About the book
Against all odds,Katniss has won the Hunger Games. She and fellow District 12 tribute PeetaMellark are miraculously still alive. Katniss should be relieved, happy even.After all, she has returned to her family and longtime friend, Gale. Yetnothing is the way Katniss wishes it to be. Gale holds her at an icy distance.Peeta has turned his back on her completely. And there are whispers of arebellion against the Capitol – a rebellion that Katniss and Peeta may havehelped create.
Much to her shock, Katniss has fueled an unrestshe’s afraid she cannot stop. And what scares her even more is that she’s notentirely convinced she should try. As time draws near for Katniss and Peeta tovisit the districts on the Capitol’s cruel Victory Tour, the stakes are higherthan ever. If they can’t prove, without a shadow of a doubt, that they are lostin their love for each other, the consequences will be horrifying.
In Catching Fire, the second novelof the Hunger Games trilogy, Suzanne Collins continues the story of KatnissEverdeen, testing her more than ever before… and surprising readers at everyturn.
Publishedon: September 1, 2009
Iwasn’t quite as enamored with The HungerGames as many other people seem to be. While I found the book highlyenjoyable, and the writing was wonderful, I had issues with believability thatreally affected the book as a whole. CatchingFire, the second book in the series, was a book I was meaning to read forquite some time but never found my way around to it, until now. I wasn’texpecting much besides some measure of enjoyment and for that it delivered.While Catching Fire was stronger thanThe Hunger Games, I still foundmyself shy of reaching the level of enjoyment that many other people seem to befinding with the series.
BeforeI continue, I should say that it is nearly impossible for me to write thisreview without spoilers, so if you haven’t read this book in the series youmight want to skip reading this review. I’ll try to be vague, but it’s going tobe pretty hard to accomplish that as some of my complaints hinge on specific plot points.
Catching Fire takes place several monthsafter the events in The Hunger Games.Katniss struggles with her new role in District Twelve, and in the country as awhole. While she has gained a lot, she’s rather miserable. Winning The HungerGames has affected her relationships with nearly everyone, which seems to makeher seem rather isolated. As with the first book in the series, the overalltone of Catching Fire is incrediblydark, bordering on hopeless. Collins does a great job at setting a serious,dark tone and carrying it throughout the book. After reading the first book inthe series most readers will expect the dark tone and dismal atmosphere,however, the overwhelming sense of hopelessness might seem oppressive to some.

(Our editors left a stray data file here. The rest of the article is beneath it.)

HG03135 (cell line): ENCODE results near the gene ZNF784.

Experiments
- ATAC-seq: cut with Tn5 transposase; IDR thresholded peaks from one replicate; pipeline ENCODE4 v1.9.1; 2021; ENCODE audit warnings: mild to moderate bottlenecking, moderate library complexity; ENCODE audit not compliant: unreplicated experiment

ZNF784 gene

Catching Fire has a cleaner, more ironedout feel to it than its predecessor. Events seem to be a bit more planned outand executed nicely. The writing style is descriptive, and never redundant withthose descriptions. Collins really improved between The Hunger Games and CatchingFire. My overall reading experience with the second book was much moreenjoyable than the first. Perhaps these improvements allowed me to reallyabsorb the story fully whereas with the first book I felt more like an observerof the events than anything else.
Whilethere is plenty for readers to enjoy with CatchingFire, and in many ways I feel it is much stronger and more enjoyable then The Hunger Games, it was the plot thatactually hindered my enjoyment of the novel the most. Once I got used to theprotagonists current situation, absolutely none of the events that followedsurprised me at all. I was rather disappointed that more time wasn’t spentdiscussing Peeta and Katniss’ journey to the capitol. It seemed odd to me that,after the president put so much stress on Katniss proving her love of Peeta,that so much of that important journey was basically breezed over. Furthermore,I found myself rolling my eyes repeatedly at the second journey through theGames.
Itfelt like a stretch to me that they’d be called back to the Games in the firstplace, and even more of a stretch regarding how the characters acted toward Katnissand Peeta during those Games. Furthermore, the Games themselves lacked thebrutality and raw emotion of the Games in the first book. Once they figured outhow the arena worked, I wondered what the big deal was, as they could figureout how to stay ahead of the events. There was suddenly absolutely no tension,and if anyone in their party ended up getting injured, it was their own faultfor being dumb enough to go into an area of the arena they shouldn’t have beenin.
TheGames had a “been there, done that” feel to them. I really felt that Collinslacked some creativity by inserting them (again) into a book that could havebeen something completely new and different. Instead, the new and different wasbreezed over in favor for regurgitated events from The Hunger Games. It just didn’t work for me, and after so muchpromise in the first half of the book, and so many improvements; the secondhalf really let me down.
Allin all, Catching Fire was cleaner,better written and the plot seemed to flow naturally. However, this is alltempered by plot elements that just didn’t work. The second half of the bookfelt very tired and lacked a unique quality I was hoping to find. Someelements of the plot that could have been drawn out longer were glossed over.Thus, the natural flow of the plot was limited by awkward events that reallylacked the creative umph I was expecting from Collins. I was expecting a lot,and probably because of my high expectations, I felt really let down.
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